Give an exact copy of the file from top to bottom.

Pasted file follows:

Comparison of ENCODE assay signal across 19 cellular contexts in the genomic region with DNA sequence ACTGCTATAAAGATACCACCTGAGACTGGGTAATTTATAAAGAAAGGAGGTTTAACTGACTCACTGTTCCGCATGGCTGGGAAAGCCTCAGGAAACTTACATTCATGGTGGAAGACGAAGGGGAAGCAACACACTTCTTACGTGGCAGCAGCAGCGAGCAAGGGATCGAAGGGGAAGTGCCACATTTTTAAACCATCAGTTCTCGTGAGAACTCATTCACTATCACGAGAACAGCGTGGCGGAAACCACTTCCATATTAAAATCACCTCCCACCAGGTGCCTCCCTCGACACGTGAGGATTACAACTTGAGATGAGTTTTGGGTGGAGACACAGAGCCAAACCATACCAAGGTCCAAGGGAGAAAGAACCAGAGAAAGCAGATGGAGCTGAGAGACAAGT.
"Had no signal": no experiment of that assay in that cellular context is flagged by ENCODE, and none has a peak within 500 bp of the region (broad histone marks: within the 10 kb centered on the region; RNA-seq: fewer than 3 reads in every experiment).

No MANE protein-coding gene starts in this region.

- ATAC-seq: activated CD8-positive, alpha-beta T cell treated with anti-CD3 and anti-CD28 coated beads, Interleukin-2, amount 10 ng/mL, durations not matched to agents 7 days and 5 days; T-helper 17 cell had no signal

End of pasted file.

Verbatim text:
Comparison of ENCODE assay signal across 19 cellular contexts in the genomic region with DNA sequence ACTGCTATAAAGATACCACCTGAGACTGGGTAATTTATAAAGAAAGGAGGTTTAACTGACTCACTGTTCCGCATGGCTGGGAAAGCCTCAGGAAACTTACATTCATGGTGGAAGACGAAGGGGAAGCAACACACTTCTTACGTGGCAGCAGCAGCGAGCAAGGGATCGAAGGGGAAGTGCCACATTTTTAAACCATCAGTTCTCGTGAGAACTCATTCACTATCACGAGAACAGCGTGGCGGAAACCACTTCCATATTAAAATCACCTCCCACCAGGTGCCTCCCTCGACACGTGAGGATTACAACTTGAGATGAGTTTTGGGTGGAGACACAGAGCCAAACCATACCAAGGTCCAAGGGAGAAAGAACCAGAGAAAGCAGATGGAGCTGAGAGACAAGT.
"Had no signal": no experiment of that assay in that cellular context is flagged by ENCODE, and none has a peak within 500 bp of the region (broad histone marks: within the 10 kb centered on the region; RNA-seq: fewer than 3 reads in every experiment).

No MANE protein-coding gene starts in this region.

- ATAC-seq: activated CD8-positive, alpha-beta T cell treated with anti-CD3 and anti-CD28 coated beads, Interleukin-2, amount 10 ng/mL, durations not matched to agents 7 days and 5 days; T-helper 17 cell had no signal